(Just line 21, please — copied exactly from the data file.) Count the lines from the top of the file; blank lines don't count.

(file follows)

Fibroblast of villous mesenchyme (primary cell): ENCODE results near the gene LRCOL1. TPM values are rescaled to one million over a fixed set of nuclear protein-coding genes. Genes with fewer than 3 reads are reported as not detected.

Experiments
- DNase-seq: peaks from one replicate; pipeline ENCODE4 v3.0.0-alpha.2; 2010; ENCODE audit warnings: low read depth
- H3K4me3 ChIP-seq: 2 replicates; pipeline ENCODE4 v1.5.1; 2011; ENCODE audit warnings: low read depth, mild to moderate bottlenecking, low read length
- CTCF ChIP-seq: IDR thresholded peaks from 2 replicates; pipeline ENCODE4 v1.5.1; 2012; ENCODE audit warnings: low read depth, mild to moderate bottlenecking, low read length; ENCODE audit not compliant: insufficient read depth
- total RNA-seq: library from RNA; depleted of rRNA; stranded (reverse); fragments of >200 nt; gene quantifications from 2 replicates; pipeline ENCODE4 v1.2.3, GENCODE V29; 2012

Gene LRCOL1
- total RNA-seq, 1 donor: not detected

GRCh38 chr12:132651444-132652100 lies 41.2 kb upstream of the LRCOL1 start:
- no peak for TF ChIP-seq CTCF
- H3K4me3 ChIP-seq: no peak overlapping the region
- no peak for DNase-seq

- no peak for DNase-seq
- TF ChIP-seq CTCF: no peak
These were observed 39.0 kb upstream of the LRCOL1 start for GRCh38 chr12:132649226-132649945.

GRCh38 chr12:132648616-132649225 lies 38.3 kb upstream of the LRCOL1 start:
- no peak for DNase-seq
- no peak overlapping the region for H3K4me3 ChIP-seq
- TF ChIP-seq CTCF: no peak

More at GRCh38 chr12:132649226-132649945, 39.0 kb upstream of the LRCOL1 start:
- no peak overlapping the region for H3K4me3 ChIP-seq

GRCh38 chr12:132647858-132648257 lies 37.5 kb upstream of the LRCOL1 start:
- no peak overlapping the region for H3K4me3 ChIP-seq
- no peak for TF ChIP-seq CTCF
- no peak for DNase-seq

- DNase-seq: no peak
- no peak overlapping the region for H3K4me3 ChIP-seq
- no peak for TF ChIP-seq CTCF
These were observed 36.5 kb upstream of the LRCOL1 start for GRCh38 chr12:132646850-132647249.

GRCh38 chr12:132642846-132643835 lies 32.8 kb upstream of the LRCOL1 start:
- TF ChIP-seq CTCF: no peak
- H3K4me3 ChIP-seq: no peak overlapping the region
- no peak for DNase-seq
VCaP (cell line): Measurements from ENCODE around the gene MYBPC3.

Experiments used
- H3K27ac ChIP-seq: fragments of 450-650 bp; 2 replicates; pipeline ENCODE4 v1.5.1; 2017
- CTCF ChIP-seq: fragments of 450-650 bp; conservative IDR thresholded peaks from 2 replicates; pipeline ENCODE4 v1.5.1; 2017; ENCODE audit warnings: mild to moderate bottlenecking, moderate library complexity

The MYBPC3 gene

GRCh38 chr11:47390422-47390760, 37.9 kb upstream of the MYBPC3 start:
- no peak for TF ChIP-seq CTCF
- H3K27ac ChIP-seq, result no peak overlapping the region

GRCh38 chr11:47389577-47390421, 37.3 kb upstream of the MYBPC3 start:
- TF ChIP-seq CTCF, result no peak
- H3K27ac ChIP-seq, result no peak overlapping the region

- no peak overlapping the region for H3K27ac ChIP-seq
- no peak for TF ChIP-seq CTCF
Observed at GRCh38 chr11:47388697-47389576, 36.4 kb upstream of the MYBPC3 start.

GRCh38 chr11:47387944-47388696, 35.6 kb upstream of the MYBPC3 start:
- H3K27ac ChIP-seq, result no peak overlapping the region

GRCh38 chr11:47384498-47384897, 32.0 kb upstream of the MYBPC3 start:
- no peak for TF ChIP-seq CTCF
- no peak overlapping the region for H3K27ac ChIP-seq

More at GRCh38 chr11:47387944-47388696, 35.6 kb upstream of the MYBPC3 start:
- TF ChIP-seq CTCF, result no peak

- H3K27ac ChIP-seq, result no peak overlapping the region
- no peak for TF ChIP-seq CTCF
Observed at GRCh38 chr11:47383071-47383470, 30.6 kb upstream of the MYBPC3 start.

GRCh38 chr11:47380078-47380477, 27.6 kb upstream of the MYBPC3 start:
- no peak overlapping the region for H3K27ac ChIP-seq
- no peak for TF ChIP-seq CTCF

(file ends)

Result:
- no peak overlapping the region for H3K4me3 ChIP-seq